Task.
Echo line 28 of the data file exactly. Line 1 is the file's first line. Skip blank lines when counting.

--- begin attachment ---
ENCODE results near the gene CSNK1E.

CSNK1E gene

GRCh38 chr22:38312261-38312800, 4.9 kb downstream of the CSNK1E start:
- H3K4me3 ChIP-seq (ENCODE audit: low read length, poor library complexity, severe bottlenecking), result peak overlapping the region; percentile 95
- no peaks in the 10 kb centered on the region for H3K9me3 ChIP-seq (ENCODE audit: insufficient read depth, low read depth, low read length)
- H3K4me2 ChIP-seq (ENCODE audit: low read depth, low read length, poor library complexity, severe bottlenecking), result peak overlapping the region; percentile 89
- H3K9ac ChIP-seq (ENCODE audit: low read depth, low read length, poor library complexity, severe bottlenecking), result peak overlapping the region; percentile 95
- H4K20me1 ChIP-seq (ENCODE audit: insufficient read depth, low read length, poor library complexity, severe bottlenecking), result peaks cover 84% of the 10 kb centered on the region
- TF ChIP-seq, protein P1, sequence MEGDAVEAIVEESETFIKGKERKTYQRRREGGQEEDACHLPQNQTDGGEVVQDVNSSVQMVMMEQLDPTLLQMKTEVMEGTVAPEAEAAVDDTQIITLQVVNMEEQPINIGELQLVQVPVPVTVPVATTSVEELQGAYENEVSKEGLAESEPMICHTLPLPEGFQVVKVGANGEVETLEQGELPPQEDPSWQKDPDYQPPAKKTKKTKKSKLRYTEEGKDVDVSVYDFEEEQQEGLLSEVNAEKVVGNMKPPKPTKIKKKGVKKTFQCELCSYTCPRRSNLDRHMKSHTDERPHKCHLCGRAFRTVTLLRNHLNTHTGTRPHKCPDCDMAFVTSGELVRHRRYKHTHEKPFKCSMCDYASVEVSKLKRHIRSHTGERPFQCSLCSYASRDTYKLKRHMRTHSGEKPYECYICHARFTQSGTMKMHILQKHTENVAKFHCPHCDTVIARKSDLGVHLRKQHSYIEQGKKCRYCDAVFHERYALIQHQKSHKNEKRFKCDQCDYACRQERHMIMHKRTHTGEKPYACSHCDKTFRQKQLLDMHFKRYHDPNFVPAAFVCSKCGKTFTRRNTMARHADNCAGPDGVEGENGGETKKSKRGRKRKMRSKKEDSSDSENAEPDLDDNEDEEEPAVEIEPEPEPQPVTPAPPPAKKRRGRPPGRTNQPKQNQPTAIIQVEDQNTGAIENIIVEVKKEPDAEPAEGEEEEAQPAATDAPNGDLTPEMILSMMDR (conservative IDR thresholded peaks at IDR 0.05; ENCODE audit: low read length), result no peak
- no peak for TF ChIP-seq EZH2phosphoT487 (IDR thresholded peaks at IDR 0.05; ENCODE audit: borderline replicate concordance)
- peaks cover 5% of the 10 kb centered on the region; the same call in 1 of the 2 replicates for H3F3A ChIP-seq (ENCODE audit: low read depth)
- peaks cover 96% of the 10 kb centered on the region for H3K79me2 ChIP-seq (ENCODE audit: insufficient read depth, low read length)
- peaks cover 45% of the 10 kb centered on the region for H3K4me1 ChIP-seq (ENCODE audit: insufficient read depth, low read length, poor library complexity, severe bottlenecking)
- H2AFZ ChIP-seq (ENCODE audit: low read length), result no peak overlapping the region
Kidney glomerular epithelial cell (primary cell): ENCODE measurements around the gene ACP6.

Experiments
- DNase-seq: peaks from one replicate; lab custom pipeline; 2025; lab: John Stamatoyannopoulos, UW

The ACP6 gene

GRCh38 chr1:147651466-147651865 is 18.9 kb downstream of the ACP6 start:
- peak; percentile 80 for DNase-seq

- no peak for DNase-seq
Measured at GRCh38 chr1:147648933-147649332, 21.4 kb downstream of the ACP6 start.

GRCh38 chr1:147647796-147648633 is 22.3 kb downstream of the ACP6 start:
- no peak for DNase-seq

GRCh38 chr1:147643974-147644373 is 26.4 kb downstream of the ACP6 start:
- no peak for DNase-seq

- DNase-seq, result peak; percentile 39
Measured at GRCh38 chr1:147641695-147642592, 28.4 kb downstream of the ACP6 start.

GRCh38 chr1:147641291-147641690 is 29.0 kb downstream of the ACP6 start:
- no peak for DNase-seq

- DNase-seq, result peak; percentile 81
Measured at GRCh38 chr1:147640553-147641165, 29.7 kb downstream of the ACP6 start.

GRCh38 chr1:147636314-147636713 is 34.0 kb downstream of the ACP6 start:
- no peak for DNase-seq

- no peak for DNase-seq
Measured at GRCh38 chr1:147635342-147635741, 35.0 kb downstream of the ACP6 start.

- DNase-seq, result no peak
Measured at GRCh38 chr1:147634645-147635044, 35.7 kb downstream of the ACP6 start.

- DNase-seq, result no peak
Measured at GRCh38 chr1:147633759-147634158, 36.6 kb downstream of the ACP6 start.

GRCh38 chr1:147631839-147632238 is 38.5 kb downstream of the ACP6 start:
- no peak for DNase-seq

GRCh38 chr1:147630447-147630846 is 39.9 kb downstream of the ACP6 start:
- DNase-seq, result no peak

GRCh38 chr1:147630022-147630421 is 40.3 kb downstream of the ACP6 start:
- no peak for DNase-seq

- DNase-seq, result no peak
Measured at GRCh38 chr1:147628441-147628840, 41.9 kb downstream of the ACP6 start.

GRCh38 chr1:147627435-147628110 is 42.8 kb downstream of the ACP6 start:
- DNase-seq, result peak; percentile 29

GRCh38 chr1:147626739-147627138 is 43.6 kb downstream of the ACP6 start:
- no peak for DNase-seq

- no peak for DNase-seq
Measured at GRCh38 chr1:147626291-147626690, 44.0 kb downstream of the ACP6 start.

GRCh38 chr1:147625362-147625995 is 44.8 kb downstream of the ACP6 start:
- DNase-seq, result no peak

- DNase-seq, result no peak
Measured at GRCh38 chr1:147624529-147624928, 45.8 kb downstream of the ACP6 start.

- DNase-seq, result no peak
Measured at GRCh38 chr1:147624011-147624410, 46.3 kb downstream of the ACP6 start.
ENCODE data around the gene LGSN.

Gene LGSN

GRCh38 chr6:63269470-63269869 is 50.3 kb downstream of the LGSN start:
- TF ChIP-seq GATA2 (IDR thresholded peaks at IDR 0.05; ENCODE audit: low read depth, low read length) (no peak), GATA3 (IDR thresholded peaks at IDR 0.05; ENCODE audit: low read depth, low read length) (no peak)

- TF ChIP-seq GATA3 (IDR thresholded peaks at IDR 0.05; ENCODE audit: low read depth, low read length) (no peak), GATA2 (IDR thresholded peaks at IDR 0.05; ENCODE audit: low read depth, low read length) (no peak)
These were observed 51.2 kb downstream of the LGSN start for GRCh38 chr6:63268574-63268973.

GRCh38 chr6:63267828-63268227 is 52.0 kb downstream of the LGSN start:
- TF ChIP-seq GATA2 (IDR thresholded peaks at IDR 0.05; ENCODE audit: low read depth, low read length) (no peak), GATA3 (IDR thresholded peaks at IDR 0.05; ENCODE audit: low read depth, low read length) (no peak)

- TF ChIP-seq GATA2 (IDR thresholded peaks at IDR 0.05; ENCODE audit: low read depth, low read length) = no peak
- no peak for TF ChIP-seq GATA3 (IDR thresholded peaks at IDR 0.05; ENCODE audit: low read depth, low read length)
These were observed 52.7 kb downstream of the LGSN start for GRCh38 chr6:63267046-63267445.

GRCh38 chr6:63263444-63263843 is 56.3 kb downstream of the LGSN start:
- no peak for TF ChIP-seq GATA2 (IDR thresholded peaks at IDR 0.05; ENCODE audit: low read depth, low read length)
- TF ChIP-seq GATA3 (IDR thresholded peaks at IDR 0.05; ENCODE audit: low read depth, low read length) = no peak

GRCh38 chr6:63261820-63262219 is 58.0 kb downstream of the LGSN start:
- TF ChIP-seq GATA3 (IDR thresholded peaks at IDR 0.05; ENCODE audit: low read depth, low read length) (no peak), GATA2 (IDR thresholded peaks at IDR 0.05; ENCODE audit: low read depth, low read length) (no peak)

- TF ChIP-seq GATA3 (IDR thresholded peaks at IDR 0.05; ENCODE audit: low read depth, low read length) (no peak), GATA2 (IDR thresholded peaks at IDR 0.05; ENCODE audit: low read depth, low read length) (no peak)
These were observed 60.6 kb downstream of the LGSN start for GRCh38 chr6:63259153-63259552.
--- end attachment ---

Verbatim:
Measured at GRCh38 chr1:147641695-147642592, 28.4 kb downstream of the ACP6 start.